This looks like a cultural misunderstanding. For those with a mathematical background, which have transformed some vectors, tensors and so on from one system of coordinates into another one often enough, this becomes a triviality which is not worth to be mentioned. So one would simply write $ds^2 = dx^2+ dy^2 = dr^2 +r^2 d\varphi^2$ with an = sign between the expressions in rectangular and polar coordinates because this is simply "the same" metric, even if described in different coordinates.
No. I inform you about the facts, that's all. If you want a course in GR, you will have to pay, this is nothing I'm ready to provide for free.
That means, you simply have not understood what was the aim of Einstein to prove. He has tried to prove that the integral over his pseudo-tensor - the energy - remains the same if we change coordinates inside. Which he has done.

Then, forget about curvature. You can use curvilinear coordinates in flat space too, this is done all the time, and the whole mathematical apparatus is the same. Instead, "curvature" is a particular tensor field defined for a metric.
No, we do not agree on this. This makes clear that you have completely misunderstood the point.

The rules how to compute a pseudotensor are not the rules of transformation of a tensor. Only in some very special circumstances - for linear transformations of coordinates - the pseudo-tensor behaves like a tensor. In general, not.

This can be easily shown by considering an elementary property of all tensor fields: If all components of a tensor field in a given point are zero, this remains valid in all systems of coordinates. This does not hold for a pseudotensor. Using a particular system of coordinates, all components of a pseudotensor may be zero at a fixed point, while in another system of coordinates the same pseudotensor has nonzero components.

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12. ### SchneibsterRegistered Member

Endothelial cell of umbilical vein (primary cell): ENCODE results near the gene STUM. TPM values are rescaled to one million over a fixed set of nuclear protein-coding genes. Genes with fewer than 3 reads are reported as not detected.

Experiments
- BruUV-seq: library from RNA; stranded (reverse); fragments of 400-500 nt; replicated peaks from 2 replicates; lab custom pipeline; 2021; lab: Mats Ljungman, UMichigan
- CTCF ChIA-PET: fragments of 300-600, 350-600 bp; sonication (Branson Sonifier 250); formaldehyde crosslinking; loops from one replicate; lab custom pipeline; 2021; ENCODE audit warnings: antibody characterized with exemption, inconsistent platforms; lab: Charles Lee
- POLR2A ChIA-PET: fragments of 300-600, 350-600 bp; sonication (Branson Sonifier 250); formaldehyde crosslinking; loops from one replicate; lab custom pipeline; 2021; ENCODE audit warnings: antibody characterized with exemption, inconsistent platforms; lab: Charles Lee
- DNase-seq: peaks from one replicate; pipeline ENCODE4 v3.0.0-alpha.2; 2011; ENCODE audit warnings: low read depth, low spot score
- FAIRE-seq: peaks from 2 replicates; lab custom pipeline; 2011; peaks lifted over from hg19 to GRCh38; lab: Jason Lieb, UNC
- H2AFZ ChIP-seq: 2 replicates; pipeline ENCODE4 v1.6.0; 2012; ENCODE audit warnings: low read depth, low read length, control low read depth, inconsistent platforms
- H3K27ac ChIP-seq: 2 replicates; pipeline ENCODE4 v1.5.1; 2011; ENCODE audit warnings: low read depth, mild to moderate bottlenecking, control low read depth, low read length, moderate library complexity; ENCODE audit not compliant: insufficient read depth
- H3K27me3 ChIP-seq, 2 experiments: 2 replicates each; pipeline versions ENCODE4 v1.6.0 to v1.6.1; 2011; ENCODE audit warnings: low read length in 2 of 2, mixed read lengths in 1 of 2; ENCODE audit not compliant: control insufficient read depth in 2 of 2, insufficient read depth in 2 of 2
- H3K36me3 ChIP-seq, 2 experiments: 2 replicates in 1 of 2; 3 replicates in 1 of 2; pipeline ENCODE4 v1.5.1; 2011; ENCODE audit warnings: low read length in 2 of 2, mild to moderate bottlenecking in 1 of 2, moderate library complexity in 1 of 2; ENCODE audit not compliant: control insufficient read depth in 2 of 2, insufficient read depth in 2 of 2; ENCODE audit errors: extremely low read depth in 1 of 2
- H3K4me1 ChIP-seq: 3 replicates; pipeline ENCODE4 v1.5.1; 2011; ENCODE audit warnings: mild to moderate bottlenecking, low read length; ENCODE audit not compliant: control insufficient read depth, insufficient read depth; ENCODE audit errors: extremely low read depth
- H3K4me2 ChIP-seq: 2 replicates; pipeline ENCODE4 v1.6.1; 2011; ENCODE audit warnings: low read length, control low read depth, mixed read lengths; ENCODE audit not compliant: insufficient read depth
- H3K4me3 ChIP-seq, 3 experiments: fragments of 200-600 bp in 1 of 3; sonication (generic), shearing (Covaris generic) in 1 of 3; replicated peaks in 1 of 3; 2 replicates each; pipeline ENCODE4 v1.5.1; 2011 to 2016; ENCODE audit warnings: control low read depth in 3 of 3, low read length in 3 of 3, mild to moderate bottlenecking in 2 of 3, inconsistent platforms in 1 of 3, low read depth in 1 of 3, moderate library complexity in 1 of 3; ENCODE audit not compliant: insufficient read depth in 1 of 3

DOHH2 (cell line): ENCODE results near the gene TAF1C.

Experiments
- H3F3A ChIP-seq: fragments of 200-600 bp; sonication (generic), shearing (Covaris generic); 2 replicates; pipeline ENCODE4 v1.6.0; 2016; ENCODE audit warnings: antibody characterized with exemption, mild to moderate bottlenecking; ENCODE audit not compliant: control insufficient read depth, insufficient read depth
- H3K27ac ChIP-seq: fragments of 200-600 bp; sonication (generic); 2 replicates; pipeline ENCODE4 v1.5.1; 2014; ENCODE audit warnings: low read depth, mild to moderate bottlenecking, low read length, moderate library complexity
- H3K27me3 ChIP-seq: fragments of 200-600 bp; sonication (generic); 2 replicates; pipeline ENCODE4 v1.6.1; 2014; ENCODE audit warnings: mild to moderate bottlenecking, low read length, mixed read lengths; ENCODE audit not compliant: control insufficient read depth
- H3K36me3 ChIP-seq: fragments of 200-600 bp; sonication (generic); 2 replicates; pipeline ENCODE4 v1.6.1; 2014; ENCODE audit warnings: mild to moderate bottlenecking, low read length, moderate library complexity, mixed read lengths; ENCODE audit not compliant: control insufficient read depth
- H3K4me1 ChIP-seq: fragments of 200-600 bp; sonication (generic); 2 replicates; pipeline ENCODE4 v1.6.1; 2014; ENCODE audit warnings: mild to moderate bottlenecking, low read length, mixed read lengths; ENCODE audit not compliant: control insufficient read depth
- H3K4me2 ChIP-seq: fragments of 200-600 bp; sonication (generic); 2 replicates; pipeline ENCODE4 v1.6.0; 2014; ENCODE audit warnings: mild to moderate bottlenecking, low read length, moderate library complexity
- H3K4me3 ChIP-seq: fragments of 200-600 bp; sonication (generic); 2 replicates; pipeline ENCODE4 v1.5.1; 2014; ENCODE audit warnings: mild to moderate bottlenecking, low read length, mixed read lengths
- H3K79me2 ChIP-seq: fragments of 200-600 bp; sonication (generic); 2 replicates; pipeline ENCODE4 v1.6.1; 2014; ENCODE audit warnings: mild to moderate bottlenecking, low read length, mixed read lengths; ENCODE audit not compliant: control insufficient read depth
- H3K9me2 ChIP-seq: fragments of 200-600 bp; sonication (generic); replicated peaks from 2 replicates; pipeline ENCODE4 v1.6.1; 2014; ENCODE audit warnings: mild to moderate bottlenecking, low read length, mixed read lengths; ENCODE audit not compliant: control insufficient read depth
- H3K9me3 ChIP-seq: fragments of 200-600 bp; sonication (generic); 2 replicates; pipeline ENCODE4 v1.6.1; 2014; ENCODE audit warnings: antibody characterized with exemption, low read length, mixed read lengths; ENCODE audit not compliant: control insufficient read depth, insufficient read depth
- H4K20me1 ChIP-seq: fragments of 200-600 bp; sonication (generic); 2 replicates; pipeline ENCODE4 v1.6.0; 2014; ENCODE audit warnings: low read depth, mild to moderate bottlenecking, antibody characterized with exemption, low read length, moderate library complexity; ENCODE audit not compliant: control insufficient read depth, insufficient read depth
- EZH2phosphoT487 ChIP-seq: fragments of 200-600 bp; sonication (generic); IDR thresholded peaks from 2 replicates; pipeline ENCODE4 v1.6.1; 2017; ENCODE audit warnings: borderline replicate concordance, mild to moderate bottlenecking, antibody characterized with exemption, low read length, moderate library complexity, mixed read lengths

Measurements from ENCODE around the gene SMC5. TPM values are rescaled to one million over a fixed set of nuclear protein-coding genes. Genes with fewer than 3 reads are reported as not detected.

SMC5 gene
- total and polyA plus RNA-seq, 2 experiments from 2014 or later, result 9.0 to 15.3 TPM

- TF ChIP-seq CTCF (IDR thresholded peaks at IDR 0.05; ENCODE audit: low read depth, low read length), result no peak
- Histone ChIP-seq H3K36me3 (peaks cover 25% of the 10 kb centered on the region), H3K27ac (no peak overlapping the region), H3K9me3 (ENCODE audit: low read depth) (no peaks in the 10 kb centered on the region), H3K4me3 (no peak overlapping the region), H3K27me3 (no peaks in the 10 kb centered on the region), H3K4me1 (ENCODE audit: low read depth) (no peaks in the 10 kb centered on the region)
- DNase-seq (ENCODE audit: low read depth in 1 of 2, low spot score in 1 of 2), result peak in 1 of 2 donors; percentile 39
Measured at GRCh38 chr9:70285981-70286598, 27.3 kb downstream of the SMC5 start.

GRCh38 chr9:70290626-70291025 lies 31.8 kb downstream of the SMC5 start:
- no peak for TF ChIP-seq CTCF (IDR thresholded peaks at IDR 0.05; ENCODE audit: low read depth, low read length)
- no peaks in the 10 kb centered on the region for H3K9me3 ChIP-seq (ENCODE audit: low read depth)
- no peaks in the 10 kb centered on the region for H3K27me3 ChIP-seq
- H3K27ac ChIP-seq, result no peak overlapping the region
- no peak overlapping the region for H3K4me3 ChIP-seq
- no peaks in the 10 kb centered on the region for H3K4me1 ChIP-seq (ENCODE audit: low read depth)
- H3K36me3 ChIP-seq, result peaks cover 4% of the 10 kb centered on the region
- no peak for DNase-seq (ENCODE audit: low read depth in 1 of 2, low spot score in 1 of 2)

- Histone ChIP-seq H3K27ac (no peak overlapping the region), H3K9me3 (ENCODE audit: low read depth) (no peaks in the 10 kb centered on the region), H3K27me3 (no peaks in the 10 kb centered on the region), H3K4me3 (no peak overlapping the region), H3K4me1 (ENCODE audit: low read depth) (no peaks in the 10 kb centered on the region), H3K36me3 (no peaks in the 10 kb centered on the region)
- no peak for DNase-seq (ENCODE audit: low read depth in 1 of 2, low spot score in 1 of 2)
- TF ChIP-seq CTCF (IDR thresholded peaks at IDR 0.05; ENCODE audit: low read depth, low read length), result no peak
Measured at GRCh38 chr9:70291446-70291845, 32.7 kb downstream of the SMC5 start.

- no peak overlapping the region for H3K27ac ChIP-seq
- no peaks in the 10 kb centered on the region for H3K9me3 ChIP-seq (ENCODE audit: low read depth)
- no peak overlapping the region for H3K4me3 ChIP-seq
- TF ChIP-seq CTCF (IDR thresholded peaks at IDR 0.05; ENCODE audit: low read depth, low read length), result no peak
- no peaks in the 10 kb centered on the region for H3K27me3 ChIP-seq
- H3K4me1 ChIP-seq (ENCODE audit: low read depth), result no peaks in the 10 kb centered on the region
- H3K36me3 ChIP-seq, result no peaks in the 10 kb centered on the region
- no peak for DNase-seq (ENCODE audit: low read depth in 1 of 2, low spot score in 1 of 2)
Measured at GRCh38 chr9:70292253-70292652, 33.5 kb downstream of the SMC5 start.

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390
The fact that you have chosen a transport vector to use indicates that you have chosen a frame; however, which transport vector you choose determines whether you are looking at energy, momentum, classical angular momentum, SAM, or OAM for that frame. A particular transport vector can be applied to different frames; and a different frame can be interpreted in terms of more than one transport vector. You haven't read the Gibbs paper.
Yes, I know. And ignore the position of the origin, and the orientation due to the curvature of the manifold. Furthermore you ignore the manifold itself. There is more to a frame than just a system of coordinates, but you don't seem to think so. That's because you don't understand frames of reference even in classical or SRT physics.

First, it's not just systems of coordinates, as I pointed out above. Second, you have also missed that different frames apply to different points on the manifold implied by a particular solution; remember, we are dealing with a patch, so it can have different frames in different locations in the patch. Third, a particular solution to the EFE is valid for one patch; it defines the stress-energy tensor in that patch. A family of solutions implies a field; it is all the solutions that can be found for different patches in that field, ordered by their positions in the field. None of this is in any way unorthodox. This is how GRT describes spacetime.

I'm giving up at this point. Your misunderstanding of frames pervades the rest of your post. No one is simply considering different systems of coordinates. You will need to reformulate your thoughts after understanding what a frame of reference is.

13. ### SchmelzerValued Senior Member

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3,703
The question if some values of the coordinates are associated with some real points is not relevant for the considerations here. Of course, a map you want to use in reality needs such a connection of points of the map with objects in reality. But for the mathematical apparatus we consider here this is irrelevant.
No, I do not miss this, I simply name it nonsense.
No. A solution of the Einstein equations is defined by a manifold, and a metric on this manifold. It is a global object. On each patch, it defines a representation in the coordinates of this patch.